COPLEY TWP. — At the BrewWall, there's no waiting to order a drink.
Want one? Just walk over to one of the 45 stainless steel taps filled with craft beer, cider and wine and pour it yourself.
"We call it freedom to pour," co-owner Vince LoSchiavo said. "We want it to be an experience where it's not coming here to just drink beer and eat pizza."
The self-serve bar-restaurant — it's connected to an Antonio's Pizza, 3161 Heritage Center Drive, and was launched by the LoSchiavo family behind the Brunswick-based pizza chain — is the first of its kind in the Akron area. It quietly opened last week and has been entertaining customers with its unusual pour-your-own concept, not to mention its no tipping policy. A private grand opening is set for Saturday.
The BrewWall name is appropriate.
The centerpiece is a giant wall of taps that employs an iPourIt system. Underneath the taps are different styles of glasses ready to grab. Above each tap is an electronic display showcasing the brewery and beer, the alcohol content, the international bitterness units, the type of glass that should be used and the cost per ounce.
Yes, customers don't pay by the glass, but by how many ounces they pour. Each beer has a different cost per ounce.
Great Lakes Dortmunder Gold goes for 0.333 cents or $5.28 a pint. Melvin 2x4 Double IPA sells for 0.516 or $8.25 a pint. The BrewWall Light — there's no Bud Light or Miller Lite on the wall — is a thrifty 0.19 cents or $3.04 a pint. (The LoSchiavo family declined to say which local brewery is producing the BrewWall Light for them.)
While wines such as Moletto Pinot Grigio and Diseno Malbec, ciders, liquor and craft sodas are available, the king at the BrewWall is craft beer. The beer wall will offer a rotating selection of brands and styles.
How it works
Here's how the self-serve process works: Customers are greeted and have their credit cards linked to a wristband, which looks like a watch. After being seated at either the high-top communal tables, low-top tables or on the outside patio, they are free to order food from a counter, look over the "beer wall" or turn to a "tapologist" — a term Antonio's made up — with any beer questions.
LoSchiavo, who launched the concept with his father, Fred, and brother Anthony, likened the tapologist to the "Genius Bar" at an Apple Store. The tapologists, who wear black aprons, are being trained as certified cicerones, beer experts who are similar to sommeliers for wine.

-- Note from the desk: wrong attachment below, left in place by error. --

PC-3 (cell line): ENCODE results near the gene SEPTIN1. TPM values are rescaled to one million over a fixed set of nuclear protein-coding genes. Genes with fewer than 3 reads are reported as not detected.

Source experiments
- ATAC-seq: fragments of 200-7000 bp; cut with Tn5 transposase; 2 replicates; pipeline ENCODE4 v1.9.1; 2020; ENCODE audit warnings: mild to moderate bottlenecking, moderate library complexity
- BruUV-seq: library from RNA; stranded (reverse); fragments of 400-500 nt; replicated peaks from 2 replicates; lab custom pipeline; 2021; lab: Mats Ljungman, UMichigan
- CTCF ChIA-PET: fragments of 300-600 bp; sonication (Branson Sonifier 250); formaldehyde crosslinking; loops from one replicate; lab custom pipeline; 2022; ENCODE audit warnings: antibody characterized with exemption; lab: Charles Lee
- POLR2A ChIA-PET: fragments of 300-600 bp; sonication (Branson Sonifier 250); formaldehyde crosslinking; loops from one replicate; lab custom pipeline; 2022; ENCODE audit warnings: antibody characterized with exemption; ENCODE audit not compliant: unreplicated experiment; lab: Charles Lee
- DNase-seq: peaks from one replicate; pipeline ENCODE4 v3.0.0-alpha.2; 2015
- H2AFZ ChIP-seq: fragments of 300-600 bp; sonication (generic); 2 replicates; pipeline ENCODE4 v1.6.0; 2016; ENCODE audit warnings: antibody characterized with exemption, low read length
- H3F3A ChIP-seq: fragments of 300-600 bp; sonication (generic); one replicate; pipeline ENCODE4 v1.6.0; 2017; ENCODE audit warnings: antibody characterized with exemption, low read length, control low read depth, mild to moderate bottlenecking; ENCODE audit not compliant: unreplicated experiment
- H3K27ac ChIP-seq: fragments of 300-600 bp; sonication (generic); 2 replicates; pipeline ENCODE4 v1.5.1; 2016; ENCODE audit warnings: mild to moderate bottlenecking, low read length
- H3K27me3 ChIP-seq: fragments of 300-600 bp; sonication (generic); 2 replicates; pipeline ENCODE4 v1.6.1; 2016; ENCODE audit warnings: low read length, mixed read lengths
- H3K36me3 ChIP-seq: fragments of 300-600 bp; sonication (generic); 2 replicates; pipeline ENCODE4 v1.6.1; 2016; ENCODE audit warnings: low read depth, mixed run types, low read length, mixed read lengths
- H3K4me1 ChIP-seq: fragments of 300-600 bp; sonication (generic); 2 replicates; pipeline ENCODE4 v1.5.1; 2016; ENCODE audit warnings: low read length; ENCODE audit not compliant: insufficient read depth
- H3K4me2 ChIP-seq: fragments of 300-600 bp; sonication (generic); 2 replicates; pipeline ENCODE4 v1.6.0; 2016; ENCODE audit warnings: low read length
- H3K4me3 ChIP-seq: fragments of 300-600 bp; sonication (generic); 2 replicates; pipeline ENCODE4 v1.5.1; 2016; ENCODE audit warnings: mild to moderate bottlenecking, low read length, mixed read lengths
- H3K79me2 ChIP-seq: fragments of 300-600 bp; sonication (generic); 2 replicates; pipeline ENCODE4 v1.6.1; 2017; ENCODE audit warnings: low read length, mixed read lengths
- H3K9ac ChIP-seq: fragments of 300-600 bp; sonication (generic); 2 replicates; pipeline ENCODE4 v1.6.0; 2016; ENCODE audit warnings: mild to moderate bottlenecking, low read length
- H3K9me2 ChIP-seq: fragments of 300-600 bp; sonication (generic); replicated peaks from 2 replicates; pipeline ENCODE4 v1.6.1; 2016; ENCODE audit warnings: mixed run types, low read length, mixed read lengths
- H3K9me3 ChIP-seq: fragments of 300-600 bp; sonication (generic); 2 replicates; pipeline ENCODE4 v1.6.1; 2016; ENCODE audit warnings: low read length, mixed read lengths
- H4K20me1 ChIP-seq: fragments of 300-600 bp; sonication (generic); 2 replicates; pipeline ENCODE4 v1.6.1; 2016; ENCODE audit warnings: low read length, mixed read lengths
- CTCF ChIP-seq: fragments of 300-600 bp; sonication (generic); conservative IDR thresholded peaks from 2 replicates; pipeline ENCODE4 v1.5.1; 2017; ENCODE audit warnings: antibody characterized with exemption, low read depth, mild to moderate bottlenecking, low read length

When customers choose a beer, they grab the right glass, wave the wristband in front of the electronic display and pour. The wristband keeps track of the amount.
People can pour a full glass, half a glass or a couple of ounces — and repeat the process whenever they want. It gives customers the freedom to sample as many different beers as they want or stick with their favorites.
The wristband limits customers to 32 ounces at a time because the BrewWall wants to make sure people are not over-serving themselves. A tapologist can increase the amount when the cap is hit.
At the end of the visit, customers hand over the wristband and pay by credit card or with cash.
So far, the pour-your-own experience has been a big hit.
"It's a neat idea, having all the choices and being able to have a full glass or half glass," customer Ian Stringer, 33, of Cleveland Heights said this week as he sipped on a Masthead Falling Fruit.
He said he liked the option of not having to order a full glass.
The pour-your-own concept isn't the only unusual experience at the BrewWall. The bar-restaurant also has a no tipping policy.
LoSchiavo said the BrewWall pays its employees more so customers don't have to tip. Those potential tips can be used to buy more beer, he said.
"Some people won't care and they'll say this guy took care of me and they'll throw $5 or $10 and we're OK with that but we want the customers to know you don't have to tip," Fred LoSchiavo said.
The LoSchiavo family is so high on the concept that they envision more BrewWalls opening in the future.
"It's the prototype for what we want to do," Fred LoSchiavo said.
Rick Armon can be reached at 330-996-3569 or firstname.lastname@example.org. Read his daily beer blog at www.ohio.com/beer. Follow him on Twitter at @armonrickabj.